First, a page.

Critical questions of the counselor may be: “What do you want from these sessions?” “How are you feeling about being here?” What’s happening to you and how are you feeling about these things?” “How are you involved in the pain or frustration you are feeling?” “Do you really want to get to the bottom of this so you can be free and functional?” “No matter how you were parented, how are you now parenting yourself, giving yourself the approval and love, while setting realistic goals and boundaries for yourself?” “How can we terminate assured that you will carry on this process on your own?”
As with all professionals, there are some weak counselors, good counselors and great counselors. The same style of counseling does not fit all who seek help. It is proper to determine if the counseling relationship can work in the first sessions together.
Questions for Reflection and Discussion
1. How do you feel about entering a counseling relationship? What has been your experience with counseling? How well do you understand the counseling process and how motivated are you to succeed?
2. Do you think the article above is an adequate introduction to this subject? Why or why not? What is missing in your opinion?
3. At one point would you decide that counseling is right for you? When would you urge someone you know well to enter counseling?
4. When and how should families or youth groups discuss the matter of counseling?
5. What role do you see the church taking in counseling, especially in the area of lay counseling?
1. In an old movie, “Ordinary People,” (1980) counseling was clearly needed. So to in a somewhat similar, more recent (2004) movie. “Imaginary Heroes.” Effective counseling was shown to work in “Ordinary People.” The family in “Imaginary Heroes” struggled through their issues using pot and sex, rage and denial until crisis finally appeared to do its work-at least that is the final, if rather shallow, hope of the comic drama. In the film, “Antwone Fisher,” the naval psychiatrist (played by Denzel Washington) is counseling a troubled young seaman (played by Derek Luke). Brilliantly, sensitively, patiently and with tough love, the psychiatrist urges the young man to return to his family roots, the source of his pain and anger.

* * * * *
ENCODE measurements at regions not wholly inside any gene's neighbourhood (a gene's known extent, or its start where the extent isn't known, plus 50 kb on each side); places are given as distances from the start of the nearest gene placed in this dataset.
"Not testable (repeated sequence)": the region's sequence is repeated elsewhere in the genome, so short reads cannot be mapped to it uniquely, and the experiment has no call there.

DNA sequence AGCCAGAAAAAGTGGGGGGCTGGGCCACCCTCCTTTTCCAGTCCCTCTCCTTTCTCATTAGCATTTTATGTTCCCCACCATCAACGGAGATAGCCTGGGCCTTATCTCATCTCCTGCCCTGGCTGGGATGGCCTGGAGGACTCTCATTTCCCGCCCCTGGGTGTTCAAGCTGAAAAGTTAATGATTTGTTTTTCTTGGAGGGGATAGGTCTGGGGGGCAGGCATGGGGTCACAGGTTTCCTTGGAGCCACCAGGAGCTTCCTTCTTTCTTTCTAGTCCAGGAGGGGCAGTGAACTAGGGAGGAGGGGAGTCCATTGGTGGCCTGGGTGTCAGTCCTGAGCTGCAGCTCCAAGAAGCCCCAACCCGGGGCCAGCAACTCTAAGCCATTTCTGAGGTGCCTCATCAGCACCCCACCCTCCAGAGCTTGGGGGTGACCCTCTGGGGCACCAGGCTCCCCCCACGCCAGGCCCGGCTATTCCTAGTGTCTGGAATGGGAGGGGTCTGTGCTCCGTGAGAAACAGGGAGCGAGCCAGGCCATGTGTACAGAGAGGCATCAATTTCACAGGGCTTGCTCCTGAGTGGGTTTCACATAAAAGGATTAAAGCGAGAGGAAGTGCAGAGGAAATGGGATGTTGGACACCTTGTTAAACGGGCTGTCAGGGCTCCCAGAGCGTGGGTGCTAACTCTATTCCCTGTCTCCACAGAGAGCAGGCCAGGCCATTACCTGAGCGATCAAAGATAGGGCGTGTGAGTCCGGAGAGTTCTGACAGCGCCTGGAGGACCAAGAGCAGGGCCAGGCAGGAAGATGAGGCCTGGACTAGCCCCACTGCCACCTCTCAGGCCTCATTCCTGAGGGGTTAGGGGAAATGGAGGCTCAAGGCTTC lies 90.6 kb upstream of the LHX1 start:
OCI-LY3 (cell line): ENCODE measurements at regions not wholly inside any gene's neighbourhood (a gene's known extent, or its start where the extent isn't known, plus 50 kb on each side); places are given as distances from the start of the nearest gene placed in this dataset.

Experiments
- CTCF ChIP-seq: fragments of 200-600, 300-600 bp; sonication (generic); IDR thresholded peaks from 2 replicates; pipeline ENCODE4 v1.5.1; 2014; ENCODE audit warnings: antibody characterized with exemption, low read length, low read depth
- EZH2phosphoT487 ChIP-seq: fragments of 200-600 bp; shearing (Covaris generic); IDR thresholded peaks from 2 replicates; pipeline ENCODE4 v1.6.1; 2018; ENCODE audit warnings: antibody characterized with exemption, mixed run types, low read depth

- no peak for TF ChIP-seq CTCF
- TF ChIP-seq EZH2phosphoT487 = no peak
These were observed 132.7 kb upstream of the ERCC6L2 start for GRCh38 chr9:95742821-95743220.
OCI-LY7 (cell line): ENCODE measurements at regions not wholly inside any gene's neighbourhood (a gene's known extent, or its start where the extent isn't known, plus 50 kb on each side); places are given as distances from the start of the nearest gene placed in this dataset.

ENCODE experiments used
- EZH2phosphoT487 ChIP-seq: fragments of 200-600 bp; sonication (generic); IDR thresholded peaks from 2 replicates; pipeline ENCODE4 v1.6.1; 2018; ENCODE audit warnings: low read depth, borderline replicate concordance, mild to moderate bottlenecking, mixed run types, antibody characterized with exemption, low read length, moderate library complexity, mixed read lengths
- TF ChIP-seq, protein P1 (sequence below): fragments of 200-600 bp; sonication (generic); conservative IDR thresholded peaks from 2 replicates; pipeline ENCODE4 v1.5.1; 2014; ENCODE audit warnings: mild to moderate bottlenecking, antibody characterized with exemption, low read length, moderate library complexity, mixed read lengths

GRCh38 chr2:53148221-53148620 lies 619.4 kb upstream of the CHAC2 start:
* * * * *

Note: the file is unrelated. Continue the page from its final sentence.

2. In the movie, “Lion King,” Rafiki acts as a wise counselor. Simba has been enjoying a “carefree adolescence.” Nala, Simba’s childhood friend, tries to call him home to face adult responsibilities. Simba is reluctant and confused. Rafiki wisely points Simba to a vision of his father who, before disappearing, challenges him with these words, “Remember who you are… my son, and the one true king.” Simba thus works through his identity crisis and more.
3. Fear of admitting to inadequacy as a person or family often keeps people from needed counseling. So does a vague sense of social stigma against “going to a shrink” or social worker. And yet the humility of recognizing a need and asking for help is often the necessary first step in solving a problem.
4. Some religious people feel that counseling is counter to faith or spiritual healing. Here is it wise to consider the analogy to physical ills. Most religious beliefs favor going to doctors with broken bones or serious pain, to dentists with bad toothaches. Physical, emotional, and spiritual problems all have proper sources of help. Good counselors of any faith will respect the beliefs and values of the speaker or counselee. But many will want to find counselor who share their particular faith.
5. Time can solve some growth and adjustment problems and heal most grief and pain. But good counseling can hasten the process and help us to learn important lessons as well. The goal of counseling is not just to help us out a rut, but to help us become more fully human and better functioning individuals or families.